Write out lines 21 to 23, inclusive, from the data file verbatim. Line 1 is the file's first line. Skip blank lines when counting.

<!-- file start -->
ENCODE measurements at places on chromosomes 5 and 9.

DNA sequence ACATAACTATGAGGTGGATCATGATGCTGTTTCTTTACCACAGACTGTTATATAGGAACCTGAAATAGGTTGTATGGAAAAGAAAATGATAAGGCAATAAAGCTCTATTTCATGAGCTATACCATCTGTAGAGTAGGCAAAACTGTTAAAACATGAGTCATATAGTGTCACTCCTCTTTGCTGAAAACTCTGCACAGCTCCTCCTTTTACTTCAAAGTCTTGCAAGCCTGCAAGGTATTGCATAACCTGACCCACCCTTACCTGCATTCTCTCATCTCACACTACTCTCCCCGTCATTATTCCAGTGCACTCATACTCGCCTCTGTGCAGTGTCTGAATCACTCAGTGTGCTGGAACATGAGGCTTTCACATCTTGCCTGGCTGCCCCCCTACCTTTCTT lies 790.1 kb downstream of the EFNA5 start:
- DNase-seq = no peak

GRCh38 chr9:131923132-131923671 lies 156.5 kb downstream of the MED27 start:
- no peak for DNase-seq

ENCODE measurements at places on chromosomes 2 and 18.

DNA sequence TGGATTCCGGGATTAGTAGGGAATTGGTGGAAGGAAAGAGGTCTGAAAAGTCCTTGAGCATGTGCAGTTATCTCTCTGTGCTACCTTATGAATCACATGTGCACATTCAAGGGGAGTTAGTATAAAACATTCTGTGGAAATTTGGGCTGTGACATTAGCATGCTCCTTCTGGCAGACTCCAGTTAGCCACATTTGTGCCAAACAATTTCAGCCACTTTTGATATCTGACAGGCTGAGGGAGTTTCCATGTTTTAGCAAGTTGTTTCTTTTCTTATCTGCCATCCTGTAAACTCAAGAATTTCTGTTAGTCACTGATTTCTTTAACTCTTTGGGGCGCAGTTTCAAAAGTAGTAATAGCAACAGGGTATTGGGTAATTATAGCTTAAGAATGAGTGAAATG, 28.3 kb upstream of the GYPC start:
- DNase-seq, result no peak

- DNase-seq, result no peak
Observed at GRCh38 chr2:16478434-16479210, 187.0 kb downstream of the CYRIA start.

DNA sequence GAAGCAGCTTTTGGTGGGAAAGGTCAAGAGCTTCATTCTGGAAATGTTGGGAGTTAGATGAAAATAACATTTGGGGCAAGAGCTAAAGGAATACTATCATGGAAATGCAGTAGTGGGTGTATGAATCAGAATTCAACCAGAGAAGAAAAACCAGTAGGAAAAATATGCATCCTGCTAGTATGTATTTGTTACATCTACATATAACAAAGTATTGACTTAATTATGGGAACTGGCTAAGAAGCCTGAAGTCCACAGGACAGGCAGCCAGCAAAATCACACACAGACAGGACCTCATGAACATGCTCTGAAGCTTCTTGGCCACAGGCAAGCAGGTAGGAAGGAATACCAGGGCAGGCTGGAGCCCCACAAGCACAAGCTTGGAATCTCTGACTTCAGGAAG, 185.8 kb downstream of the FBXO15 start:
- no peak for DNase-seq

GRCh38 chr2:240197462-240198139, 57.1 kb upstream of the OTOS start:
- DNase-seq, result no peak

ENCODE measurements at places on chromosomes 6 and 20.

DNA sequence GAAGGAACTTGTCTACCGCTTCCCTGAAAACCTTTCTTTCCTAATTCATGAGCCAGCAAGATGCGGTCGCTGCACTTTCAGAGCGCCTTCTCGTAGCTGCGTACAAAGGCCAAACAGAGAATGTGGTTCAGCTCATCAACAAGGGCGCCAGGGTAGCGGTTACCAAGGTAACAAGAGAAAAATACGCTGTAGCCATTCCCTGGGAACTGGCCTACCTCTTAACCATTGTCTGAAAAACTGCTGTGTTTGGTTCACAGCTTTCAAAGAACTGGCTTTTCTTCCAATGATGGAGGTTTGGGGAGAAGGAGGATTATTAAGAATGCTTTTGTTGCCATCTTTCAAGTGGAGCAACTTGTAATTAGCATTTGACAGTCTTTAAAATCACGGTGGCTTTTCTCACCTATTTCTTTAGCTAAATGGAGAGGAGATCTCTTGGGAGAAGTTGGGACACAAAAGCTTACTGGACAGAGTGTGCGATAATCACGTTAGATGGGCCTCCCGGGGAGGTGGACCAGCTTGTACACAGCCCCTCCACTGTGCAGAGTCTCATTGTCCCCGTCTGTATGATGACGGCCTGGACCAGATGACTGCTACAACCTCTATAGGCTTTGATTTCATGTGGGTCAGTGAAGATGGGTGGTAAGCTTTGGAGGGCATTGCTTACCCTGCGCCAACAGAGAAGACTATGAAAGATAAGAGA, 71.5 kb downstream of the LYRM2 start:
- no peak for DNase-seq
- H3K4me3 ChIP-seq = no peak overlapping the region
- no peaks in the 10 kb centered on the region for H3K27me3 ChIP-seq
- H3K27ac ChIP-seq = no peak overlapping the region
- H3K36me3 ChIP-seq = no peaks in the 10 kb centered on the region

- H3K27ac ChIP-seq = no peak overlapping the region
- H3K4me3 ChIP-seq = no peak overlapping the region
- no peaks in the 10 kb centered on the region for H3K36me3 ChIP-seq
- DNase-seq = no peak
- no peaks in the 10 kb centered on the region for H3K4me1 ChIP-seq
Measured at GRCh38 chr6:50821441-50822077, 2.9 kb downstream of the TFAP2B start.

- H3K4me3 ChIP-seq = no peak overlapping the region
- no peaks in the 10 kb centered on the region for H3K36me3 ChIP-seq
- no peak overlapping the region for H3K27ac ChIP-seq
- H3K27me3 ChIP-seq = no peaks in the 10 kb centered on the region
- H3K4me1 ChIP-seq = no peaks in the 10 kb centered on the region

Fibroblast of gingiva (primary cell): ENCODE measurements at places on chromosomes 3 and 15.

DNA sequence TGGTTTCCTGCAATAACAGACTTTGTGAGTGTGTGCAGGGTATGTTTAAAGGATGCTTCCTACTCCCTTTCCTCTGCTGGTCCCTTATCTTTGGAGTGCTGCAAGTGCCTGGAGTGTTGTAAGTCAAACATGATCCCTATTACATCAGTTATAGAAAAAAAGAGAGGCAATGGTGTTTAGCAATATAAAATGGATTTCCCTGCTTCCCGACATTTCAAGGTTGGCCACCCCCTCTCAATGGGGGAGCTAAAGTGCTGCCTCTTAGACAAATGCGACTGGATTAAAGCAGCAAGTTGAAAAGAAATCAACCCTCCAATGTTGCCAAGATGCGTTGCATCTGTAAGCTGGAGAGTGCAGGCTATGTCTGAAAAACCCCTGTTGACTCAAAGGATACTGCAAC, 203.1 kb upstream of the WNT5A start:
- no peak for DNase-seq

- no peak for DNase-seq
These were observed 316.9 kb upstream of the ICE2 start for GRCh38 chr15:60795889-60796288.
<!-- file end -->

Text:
- H3K36me3 ChIP-seq = no peaks in the 10 kb centered on the region

- H3K27ac ChIP-seq = no peak overlapping the region
- H3K4me3 ChIP-seq = no peak overlapping the region